The Resilience and “Crazy Beauty” of Today’s Students
It’s no secret that the past 2 years have challenged students in ways we’ve never seen before. We’ve heard on the news – and perhaps from our own friends and family members – just how devastating the impact of the pandemic has been on student mental health.
- Data from the Centers for Disease Control and Prevention show that the proportion of emergency medical visits related to mental health crises has had a sharp increase among children since the pandemic started.
- A recent survey of K-12 students, conducted after stay-at-home orders went into effect, found that 38% of students reported being more concerned with their well-being, 51% reported being more stressed, and 39% reported feeling lonelier.
- 67% of college students said that their emotional health is worse than before the COVID-19 pandemic and 56% of students are significantly concerned with their ability to care for their mental health, according to the Jed Foundation.
- 77% of college students acknowledged currently needing help for emotional or mental health problems such as feeling sad, blue, anxious, or nervous, according to The Healthy Minds Study, Fall 2020 Data Report.
While these statistics are deeply concerning and important and true, what’s also important and true is the profound resilience we’ve witnessed in students on a national and global scale. Now more than ever, students are speaking out about mental health concerns and playing a vital role in ending mental health stigma.
According to Active Minds, the premier organization impacting young adults and mental health, two-thirds of students reported an increase in supporting others with their mental wellness. Since the onset of the pandemic, more than 30,000 high school and college students joined or launched an Active Minds chapter at their campus, with the goal of changing the culture around mental health in their communities and inspiring action among their peers.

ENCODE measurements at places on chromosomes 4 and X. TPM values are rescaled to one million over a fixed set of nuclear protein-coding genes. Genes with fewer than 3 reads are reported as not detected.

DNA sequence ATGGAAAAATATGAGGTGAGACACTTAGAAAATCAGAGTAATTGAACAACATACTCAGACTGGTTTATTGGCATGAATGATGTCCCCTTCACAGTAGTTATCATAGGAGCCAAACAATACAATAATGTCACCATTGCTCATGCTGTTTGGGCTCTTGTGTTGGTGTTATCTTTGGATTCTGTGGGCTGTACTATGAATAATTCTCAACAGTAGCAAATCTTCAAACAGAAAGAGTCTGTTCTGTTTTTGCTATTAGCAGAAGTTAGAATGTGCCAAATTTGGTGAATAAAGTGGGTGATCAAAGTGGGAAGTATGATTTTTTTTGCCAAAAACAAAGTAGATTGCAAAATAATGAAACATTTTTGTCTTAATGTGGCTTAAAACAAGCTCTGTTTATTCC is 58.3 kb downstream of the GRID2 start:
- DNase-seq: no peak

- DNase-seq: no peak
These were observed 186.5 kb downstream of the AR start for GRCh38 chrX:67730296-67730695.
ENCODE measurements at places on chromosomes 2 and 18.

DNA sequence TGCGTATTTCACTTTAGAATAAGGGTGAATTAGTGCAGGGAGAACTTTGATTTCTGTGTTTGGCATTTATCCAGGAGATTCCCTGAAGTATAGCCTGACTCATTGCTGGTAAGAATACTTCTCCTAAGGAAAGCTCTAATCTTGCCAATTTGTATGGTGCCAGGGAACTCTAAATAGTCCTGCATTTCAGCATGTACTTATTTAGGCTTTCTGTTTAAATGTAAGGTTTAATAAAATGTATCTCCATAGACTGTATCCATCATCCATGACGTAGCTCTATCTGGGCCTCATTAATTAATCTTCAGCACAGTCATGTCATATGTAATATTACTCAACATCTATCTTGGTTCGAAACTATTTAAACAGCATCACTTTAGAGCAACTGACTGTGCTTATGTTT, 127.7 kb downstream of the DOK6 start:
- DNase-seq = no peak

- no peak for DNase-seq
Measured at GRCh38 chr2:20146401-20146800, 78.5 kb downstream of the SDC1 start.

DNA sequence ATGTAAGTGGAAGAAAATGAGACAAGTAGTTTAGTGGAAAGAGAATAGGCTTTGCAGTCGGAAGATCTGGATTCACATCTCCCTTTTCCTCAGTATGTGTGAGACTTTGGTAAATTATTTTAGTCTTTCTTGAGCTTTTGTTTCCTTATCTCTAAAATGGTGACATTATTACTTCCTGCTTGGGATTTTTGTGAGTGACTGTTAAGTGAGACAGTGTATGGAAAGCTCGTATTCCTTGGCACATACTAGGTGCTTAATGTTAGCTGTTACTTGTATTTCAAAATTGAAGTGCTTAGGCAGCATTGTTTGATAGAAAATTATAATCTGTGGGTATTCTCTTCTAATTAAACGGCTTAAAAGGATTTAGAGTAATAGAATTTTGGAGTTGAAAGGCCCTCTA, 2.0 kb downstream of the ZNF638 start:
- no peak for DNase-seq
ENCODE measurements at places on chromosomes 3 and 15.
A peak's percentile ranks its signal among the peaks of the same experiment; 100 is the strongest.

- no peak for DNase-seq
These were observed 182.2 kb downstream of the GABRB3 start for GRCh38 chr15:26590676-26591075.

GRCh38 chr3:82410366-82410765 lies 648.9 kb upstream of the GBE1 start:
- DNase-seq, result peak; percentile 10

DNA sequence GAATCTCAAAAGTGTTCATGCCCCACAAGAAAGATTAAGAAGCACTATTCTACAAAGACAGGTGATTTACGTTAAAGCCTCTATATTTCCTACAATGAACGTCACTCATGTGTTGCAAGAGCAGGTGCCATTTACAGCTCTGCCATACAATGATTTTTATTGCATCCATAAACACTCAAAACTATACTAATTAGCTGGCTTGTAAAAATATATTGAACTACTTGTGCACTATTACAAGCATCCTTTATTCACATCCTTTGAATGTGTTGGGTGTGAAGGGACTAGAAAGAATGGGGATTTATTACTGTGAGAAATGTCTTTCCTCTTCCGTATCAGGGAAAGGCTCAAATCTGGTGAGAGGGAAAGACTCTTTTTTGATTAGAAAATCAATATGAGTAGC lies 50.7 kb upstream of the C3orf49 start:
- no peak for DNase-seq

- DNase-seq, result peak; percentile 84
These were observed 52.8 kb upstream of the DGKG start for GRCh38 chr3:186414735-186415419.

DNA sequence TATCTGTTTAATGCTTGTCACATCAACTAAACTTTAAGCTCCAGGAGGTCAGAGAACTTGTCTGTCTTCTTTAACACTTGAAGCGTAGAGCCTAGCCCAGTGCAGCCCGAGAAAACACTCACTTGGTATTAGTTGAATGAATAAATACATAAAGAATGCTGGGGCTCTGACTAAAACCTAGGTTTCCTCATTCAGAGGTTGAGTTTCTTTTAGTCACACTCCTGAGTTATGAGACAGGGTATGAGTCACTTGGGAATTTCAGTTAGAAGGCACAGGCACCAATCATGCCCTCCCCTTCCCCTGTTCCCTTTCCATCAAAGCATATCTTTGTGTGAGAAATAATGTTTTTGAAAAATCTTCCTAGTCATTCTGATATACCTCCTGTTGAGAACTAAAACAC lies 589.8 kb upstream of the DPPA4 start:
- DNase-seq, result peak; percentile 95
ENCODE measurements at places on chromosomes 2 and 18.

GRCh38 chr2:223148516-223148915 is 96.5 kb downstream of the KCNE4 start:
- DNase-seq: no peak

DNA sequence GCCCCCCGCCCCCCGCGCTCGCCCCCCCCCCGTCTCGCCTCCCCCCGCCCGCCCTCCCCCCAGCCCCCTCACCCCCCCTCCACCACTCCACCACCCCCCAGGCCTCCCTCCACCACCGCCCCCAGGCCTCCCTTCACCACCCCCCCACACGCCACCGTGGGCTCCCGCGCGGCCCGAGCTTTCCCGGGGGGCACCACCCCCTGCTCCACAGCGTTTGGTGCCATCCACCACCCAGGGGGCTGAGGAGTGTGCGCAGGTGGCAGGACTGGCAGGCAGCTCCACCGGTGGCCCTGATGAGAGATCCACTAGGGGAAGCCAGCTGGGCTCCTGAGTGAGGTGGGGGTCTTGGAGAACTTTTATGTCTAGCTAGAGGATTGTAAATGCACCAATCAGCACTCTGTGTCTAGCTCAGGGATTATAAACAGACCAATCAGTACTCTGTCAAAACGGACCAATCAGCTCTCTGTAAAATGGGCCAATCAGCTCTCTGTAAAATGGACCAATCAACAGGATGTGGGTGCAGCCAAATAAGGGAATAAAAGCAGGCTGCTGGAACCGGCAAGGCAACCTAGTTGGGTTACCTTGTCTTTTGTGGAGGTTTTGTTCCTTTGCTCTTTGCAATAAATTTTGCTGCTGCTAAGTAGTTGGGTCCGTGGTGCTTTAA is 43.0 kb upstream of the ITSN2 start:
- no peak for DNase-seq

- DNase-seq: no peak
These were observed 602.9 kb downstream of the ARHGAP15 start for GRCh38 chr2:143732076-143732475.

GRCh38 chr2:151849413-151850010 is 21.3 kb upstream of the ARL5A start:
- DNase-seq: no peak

Joining a mental health support group for the first time can take immense courage, and yet many individuals, including students, have made that brave choice in support of their mental health. The National Alliance for Eating Disorders Awareness reported an 82% increase in attendance at of their free, therapist-led support groups since 2019.
GLSEN, the leading national nonprofit dedicated to ensuring every student has the right to a safe, supportive, and LGBTQ-inclusive K-12 education, shared an important Back to School Resource, which was authored by high school students with their LGBTQ+ peers in mind. And, in the midst of the pandemic, thousands of LGBTQ+ students and allies came together virtually to attend Day of Silence, a student-led demonstration to protest the harmful effects of harassment and discrimination of LGBTQ people in schools.
I wish that when we turn on the news we could see more stories about the incredible steps students are taking, in their own lives and as mental health allies and advocates, to end mental health stigma and seek mental wellness. One college student recently said to me, “I’m prouder of telling a safe friend about my eating disorder than making honors last semester. It seems like a little thing, to talk to a friend about mental health stuff, but it’s not. It’s big. She helped me find a therapist and a support group. I’m still struggling, but not like I was when I was all alone.”
As graduation season approaches, may we pause to celebrate the resilience of students today. And before setting foot onto the next chapter of their lives, may students take a moment to look back at all they’ve overcome to get to where they are standing now – and consider the words of author Cheryl Strayed: “Close your eyes and remember everything you already know. Let whatever mysterious starlight that guided you this far, guide you onward into whatever crazy beauty awaits. Trust that all you learned during your college [and K-12] years was worth learning.”